Worse, much of the money goes for poisonous negative ads, which will be unavoidable on Plattsburgh and Burlington TV this weekend. These are almost always shameful over-or mis-statements, tailored to create the impression that the other candidate is a bigot, a dupe, a fanatic, a near-criminal, a class enemy, and/or a moron. Then people wonder why respect for politicians is so low.

Part of the problem is that members of Congress are free of party constraint. Where Canadian MPs risk losing various perks or even official party renomination if they buck their leaders, Congress is in a sense 535 independents, each one taking his own position on each issue -and often raising more or less money depending on what those positions are.

Sometimes the special interests want protection against Canadian competition, or more pressure put on Canada to comply with this or that U.S. policy. There's an obvious danger there for us. But there's another risk, too: Sharp left-right polarization, and the resulting big swings in control of the House or Senate or both, make it very hard for Canadian governments and companies to predict U.S. policy. A boisterous and unpredictable neighbour can make you awfully nervous.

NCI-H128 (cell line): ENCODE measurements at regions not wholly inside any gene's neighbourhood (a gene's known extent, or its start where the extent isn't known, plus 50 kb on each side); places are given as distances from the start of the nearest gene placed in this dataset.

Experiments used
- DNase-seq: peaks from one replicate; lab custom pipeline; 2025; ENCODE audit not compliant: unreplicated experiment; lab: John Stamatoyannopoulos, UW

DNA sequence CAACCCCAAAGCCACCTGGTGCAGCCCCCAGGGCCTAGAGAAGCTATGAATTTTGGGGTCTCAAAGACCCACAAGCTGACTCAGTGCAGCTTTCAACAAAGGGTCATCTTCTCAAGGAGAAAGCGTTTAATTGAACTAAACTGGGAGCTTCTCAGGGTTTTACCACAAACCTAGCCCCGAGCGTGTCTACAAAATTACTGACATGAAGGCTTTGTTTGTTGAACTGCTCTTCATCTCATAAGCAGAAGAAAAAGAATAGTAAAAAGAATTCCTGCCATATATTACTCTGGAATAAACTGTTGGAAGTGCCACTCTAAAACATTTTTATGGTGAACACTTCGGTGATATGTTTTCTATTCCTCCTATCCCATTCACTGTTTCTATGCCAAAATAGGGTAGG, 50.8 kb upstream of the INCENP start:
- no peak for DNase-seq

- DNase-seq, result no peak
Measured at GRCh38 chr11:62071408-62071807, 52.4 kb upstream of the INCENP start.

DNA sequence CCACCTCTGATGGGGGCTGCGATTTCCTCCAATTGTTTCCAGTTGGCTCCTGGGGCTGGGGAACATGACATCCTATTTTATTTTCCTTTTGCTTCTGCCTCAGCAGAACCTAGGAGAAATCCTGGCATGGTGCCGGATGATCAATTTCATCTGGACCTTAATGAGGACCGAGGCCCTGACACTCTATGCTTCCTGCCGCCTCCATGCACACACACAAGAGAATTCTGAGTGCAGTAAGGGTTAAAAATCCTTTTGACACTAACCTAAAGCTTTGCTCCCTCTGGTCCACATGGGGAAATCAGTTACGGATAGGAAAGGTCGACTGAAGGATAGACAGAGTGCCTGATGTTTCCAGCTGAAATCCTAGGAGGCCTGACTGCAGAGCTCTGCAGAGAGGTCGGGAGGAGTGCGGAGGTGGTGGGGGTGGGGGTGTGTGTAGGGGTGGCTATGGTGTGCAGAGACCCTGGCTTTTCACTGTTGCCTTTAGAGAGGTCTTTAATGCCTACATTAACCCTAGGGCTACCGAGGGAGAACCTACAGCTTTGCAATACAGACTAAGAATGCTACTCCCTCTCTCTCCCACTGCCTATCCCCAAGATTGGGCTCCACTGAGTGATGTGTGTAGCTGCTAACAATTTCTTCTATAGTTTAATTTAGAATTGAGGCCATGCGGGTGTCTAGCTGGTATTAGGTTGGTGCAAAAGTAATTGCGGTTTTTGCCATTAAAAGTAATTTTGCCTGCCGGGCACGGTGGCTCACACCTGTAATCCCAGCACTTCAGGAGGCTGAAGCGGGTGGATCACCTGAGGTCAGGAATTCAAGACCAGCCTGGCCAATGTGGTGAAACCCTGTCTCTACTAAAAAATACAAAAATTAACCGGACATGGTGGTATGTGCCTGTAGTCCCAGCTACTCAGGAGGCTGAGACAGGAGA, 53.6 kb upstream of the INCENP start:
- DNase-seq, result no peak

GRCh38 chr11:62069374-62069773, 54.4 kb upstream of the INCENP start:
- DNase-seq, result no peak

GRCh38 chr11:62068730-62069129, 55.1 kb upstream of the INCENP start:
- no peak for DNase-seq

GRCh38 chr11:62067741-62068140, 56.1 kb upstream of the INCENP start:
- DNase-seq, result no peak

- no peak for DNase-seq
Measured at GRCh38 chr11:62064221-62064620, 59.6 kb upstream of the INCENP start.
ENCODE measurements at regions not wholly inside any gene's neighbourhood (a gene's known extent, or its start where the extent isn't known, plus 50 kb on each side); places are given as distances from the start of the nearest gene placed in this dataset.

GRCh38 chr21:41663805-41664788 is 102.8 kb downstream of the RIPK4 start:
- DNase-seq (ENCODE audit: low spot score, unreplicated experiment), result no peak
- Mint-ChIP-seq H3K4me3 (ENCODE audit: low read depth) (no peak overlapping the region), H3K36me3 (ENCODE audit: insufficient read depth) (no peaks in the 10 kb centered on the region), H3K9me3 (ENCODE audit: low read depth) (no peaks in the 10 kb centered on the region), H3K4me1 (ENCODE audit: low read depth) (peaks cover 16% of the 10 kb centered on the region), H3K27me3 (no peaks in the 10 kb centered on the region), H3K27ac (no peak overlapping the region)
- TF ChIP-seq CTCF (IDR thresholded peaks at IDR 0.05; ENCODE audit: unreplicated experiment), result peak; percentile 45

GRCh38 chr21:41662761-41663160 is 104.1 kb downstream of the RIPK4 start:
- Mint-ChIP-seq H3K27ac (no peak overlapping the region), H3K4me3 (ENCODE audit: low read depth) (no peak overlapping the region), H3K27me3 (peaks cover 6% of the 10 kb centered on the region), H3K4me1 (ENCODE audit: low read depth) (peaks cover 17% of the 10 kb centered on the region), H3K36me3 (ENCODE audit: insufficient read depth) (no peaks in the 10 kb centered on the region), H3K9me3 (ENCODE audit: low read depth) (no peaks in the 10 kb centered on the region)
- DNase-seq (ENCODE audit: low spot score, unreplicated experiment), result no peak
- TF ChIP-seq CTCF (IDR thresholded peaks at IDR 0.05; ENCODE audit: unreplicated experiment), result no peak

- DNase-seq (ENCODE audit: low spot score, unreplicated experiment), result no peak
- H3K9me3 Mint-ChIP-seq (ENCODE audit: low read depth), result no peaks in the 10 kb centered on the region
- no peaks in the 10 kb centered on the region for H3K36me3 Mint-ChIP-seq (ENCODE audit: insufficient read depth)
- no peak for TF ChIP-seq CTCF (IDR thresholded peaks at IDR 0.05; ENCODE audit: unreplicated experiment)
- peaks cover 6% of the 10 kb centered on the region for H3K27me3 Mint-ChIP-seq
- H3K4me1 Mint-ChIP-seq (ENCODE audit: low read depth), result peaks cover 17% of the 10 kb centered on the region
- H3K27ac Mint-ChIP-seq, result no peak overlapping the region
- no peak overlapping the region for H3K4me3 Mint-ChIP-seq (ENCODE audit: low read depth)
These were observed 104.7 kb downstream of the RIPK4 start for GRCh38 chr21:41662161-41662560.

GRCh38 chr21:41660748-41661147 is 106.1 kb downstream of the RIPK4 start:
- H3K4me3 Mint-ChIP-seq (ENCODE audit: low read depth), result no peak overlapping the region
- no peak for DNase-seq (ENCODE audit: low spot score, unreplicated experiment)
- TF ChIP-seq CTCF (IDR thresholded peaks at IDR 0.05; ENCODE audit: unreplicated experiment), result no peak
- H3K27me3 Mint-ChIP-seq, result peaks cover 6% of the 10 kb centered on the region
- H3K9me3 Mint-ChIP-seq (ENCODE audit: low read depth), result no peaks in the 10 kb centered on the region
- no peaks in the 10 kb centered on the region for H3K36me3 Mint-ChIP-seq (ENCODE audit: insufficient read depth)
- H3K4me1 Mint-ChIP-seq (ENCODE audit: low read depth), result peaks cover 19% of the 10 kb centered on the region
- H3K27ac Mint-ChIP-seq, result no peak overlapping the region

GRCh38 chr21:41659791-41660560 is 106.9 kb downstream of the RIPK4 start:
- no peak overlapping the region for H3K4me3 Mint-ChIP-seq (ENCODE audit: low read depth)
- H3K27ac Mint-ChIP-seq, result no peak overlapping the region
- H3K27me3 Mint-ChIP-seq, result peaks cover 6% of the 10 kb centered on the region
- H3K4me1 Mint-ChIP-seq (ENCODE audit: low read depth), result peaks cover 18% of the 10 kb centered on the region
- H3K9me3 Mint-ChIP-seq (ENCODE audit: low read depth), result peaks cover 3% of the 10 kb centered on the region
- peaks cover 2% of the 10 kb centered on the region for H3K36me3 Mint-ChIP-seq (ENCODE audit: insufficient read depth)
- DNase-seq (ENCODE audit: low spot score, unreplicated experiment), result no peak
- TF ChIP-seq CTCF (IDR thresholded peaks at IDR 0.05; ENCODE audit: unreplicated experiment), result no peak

As if Congressional politics weren't already dysfunctional, Supreme Court and regulatory rulings this year permit almost unlimited "outside money" -from outside a district, from outside the scope of laws governing party finance, and in practice even from outside the country -in campaigns since this is considered legitimate free speech.

This has resulted in parachute drops of over $250 million of such money. Some candidates have been amazed to see their opponents suddenly sharply attacked in ads from nationwide industry groups or unions or, worse, by mysterious spenders disguised behind some shapeless label like "Citizens United." The House has already passed legislation requiring disclosure of the sources of such money; the Senate has not. Usefully, sunlightfoundation.comtracks what it can of such spending.

It's a mess. You know your system needs work when your Congress can be bought by anonymous bidders, like old master paintings at an art auction.